U.S. aid officials, noting that American aid to displaced people in Syria flows through channels other than the IHH, said the international community at most was providing 30 percent of what Syrians needed.
Syria’s revolution, which began with peaceful demonstrations in March 2011 and turned violent after the government used lethal force, is far and away the most violent of the struggles of the Arab awakening. Opposition figures fear that the violence might go on for months to come, and massive destruction is on view just across the border.
Government bombings have devastated the town of Idlib, whose population of 100,000 has been swollen by some 200,000 internally displaced people, according to an official from a international aid agency, who asked not to be identified because he wasn’t authorized to speak to a reporter. Despair has driven many Syrians to abandon their homes even though they lack the means to live anywhere else.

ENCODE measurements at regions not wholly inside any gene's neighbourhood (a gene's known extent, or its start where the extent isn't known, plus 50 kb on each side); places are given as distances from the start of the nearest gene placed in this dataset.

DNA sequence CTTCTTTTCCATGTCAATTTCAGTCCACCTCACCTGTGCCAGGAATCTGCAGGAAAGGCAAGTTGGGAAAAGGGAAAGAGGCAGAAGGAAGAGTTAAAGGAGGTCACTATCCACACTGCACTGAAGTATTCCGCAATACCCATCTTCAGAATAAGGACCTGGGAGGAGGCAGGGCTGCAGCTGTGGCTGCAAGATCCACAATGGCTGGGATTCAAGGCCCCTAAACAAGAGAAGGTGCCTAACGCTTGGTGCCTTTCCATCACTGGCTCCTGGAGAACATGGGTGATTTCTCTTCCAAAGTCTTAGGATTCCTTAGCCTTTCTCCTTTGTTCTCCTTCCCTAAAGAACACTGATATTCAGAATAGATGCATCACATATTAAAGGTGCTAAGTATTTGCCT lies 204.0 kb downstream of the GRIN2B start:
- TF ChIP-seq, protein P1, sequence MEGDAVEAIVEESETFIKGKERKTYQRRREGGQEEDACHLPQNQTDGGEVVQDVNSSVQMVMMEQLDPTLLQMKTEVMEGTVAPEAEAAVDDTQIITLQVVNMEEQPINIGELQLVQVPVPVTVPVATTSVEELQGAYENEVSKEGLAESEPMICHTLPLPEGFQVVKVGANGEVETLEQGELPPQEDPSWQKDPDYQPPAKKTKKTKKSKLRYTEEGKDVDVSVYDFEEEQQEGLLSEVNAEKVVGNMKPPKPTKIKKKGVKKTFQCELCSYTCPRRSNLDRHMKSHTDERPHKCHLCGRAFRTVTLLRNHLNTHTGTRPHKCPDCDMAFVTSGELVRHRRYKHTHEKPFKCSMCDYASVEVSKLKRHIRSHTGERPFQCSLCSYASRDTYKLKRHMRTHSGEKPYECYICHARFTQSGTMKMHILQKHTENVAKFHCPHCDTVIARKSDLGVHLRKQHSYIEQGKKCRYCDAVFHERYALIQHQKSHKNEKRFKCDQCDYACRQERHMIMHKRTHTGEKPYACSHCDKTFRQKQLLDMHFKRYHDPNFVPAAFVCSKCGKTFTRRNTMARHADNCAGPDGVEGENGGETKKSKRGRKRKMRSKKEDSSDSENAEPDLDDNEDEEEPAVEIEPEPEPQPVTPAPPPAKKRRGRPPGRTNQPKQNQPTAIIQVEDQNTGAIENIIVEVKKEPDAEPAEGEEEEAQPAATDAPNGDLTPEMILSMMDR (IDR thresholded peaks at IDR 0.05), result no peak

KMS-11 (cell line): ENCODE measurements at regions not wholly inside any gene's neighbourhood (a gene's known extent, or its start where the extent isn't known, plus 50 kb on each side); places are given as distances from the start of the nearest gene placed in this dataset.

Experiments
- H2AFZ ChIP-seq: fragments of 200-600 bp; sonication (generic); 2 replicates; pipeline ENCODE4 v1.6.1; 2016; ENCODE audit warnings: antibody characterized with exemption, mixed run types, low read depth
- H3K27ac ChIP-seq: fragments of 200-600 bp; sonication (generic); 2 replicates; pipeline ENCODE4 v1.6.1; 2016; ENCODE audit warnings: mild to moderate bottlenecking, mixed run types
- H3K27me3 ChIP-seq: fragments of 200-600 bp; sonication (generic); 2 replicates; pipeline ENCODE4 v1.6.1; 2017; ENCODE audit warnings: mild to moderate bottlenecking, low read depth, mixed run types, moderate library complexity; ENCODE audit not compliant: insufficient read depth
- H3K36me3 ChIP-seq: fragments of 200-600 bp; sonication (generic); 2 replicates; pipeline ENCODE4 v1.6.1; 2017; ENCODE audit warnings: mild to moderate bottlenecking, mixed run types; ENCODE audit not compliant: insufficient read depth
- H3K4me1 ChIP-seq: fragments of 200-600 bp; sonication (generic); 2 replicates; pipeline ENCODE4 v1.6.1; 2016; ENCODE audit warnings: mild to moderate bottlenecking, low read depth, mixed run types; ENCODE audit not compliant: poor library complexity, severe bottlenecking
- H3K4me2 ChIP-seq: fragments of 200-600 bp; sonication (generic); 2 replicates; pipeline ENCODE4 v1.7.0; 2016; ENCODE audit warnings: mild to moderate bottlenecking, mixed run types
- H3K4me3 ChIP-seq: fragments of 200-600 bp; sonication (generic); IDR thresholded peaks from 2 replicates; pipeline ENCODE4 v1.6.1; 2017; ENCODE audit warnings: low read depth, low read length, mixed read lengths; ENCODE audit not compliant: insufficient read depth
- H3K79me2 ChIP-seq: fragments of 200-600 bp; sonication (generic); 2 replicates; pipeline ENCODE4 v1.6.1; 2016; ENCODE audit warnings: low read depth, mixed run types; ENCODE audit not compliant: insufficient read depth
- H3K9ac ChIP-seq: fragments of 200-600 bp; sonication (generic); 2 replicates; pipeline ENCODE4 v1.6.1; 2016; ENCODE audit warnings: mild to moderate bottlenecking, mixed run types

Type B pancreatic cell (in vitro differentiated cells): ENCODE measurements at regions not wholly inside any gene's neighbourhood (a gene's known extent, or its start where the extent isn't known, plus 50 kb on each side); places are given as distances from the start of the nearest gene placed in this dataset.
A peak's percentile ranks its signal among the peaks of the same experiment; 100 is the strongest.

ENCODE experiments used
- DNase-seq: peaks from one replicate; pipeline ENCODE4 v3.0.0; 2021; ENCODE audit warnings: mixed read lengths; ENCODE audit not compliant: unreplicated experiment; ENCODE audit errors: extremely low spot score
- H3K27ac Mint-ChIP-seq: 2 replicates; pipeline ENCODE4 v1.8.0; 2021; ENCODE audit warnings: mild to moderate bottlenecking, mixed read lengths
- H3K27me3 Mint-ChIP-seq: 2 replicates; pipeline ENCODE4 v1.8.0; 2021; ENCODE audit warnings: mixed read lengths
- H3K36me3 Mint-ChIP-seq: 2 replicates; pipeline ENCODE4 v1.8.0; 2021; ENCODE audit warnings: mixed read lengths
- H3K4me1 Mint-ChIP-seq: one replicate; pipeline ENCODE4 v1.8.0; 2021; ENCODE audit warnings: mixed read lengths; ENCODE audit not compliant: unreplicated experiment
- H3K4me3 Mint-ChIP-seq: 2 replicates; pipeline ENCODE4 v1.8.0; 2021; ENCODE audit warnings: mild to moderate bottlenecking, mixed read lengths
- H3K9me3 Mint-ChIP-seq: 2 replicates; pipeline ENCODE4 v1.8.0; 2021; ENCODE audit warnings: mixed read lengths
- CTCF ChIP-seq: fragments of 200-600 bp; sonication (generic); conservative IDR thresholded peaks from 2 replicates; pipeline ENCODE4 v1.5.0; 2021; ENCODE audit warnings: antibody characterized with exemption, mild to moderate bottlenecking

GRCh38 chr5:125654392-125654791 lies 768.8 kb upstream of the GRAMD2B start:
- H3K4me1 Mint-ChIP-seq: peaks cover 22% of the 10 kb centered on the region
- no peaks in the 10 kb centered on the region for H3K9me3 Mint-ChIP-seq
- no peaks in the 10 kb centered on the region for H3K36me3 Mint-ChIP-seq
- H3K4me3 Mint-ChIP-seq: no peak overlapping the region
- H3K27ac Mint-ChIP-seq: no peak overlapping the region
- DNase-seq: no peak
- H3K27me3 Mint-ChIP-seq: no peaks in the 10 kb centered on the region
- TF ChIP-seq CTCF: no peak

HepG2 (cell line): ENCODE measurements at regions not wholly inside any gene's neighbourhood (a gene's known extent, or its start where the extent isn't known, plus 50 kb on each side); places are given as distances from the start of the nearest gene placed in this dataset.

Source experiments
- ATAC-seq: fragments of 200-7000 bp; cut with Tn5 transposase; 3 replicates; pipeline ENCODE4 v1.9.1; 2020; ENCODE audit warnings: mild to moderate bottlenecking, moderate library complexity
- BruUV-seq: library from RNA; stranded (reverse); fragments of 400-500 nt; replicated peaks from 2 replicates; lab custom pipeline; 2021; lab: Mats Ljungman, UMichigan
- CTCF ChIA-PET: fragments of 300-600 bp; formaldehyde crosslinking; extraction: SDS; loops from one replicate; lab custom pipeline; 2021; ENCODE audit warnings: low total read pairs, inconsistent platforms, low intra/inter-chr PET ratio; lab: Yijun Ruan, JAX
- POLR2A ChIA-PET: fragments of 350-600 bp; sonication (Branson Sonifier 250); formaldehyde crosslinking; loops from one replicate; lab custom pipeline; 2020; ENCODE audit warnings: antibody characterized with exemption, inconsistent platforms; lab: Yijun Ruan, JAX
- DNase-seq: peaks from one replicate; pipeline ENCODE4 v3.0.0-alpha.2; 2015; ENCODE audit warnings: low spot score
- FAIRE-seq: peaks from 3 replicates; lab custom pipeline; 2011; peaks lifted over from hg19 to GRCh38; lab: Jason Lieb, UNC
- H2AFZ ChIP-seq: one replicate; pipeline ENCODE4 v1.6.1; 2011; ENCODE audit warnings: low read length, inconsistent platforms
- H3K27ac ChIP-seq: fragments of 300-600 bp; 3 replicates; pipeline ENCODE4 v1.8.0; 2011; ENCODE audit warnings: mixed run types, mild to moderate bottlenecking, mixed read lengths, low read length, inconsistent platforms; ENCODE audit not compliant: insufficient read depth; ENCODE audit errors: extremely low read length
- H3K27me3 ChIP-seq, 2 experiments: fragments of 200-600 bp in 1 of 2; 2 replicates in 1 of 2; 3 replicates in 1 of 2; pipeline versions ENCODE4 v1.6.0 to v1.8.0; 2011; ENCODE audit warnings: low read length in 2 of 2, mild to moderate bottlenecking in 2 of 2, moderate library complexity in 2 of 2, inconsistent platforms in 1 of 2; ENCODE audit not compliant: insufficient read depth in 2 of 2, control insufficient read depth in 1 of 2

Abu Tariq, 58, a farmer, showed up at the IHH office on Thursday, bringing with him a son, a daughter and his 47-year-old wife, who uses a wheelchair.
“We’ve been here 22 days. You’ve promised help. We’ve gotten nothing,” he said to the IHH’s Ahmet Weis. Living in a one-room unheated basement flat rented for $125 a month, they’ve had to rely on neighbors for their meals. Weis wrote out a voucher giving them five mattresses and a box of food.
The stress showed on the faces of Abu Tariq and his wife, whom he’d wheeled more than two miles across town to deliver his appeal in person. He said the family had abandoned their modest house in Idlib because of the bombing.
Abu Zeid, a 32-year-old tailor from Damascus, has had to move his family repeatedly to survive. They left the Syrian capital because of the waves of arrests and random bombings there, and went to a village in the countryside, where police came and began arresting people on suspicion of being anti-government. After two months they fled to Binnish, near Idlib, to a house his father had purchased years back.
“Two days later, they bombed the house,” he said, and after another bombing run last week, nothing is left of it.
Today Abu Zeid and 35 other men, women and children from six families occupy three unheated rooms in a run-down part of Reyhanli – which they rent for $225 a month. He’s nearly broke, and the only income he and his brother have is from working for the IHH every third day.
“The help from IHH is not enough,” he said. “On the days we work, there is food. On other days there is no food.”